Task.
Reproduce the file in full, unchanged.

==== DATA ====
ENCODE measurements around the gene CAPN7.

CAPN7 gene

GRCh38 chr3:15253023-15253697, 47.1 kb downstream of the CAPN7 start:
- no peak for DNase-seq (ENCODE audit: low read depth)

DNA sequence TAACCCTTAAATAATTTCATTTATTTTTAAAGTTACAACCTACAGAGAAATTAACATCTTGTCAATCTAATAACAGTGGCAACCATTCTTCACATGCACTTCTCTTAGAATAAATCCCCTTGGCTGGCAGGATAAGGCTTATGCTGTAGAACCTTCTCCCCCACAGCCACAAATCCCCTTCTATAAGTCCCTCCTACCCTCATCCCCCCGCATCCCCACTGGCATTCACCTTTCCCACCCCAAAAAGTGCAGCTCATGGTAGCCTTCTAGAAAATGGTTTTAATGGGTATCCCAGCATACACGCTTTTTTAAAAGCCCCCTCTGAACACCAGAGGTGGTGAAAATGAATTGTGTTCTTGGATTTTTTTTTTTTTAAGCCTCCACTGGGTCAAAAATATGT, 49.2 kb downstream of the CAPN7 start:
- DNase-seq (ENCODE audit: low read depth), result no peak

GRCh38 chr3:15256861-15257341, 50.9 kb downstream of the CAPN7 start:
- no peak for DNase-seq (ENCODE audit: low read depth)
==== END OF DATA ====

ENCODE measurements around the gene CAPN7.

CAPN7 gene

GRCh38 chr3:15253023-15253697, 47.1 kb downstream of the CAPN7 start:
- no peak for DNase-seq (ENCODE audit: low read depth)

DNA sequence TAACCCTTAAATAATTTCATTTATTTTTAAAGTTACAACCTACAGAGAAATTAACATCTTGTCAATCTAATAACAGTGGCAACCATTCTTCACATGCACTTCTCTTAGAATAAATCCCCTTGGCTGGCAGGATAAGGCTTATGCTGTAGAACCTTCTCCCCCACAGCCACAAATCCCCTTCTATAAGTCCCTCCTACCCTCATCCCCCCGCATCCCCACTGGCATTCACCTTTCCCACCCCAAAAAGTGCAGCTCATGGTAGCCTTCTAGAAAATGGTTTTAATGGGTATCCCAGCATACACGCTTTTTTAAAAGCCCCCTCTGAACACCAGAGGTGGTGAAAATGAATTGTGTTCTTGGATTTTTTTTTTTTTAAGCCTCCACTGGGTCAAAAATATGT, 49.2 kb downstream of the CAPN7 start:
- DNase-seq (ENCODE audit: low read depth), result no peak

GRCh38 chr3:15256861-15257341, 50.9 kb downstream of the CAPN7 start:
- no peak for DNase-seq (ENCODE audit: low read depth)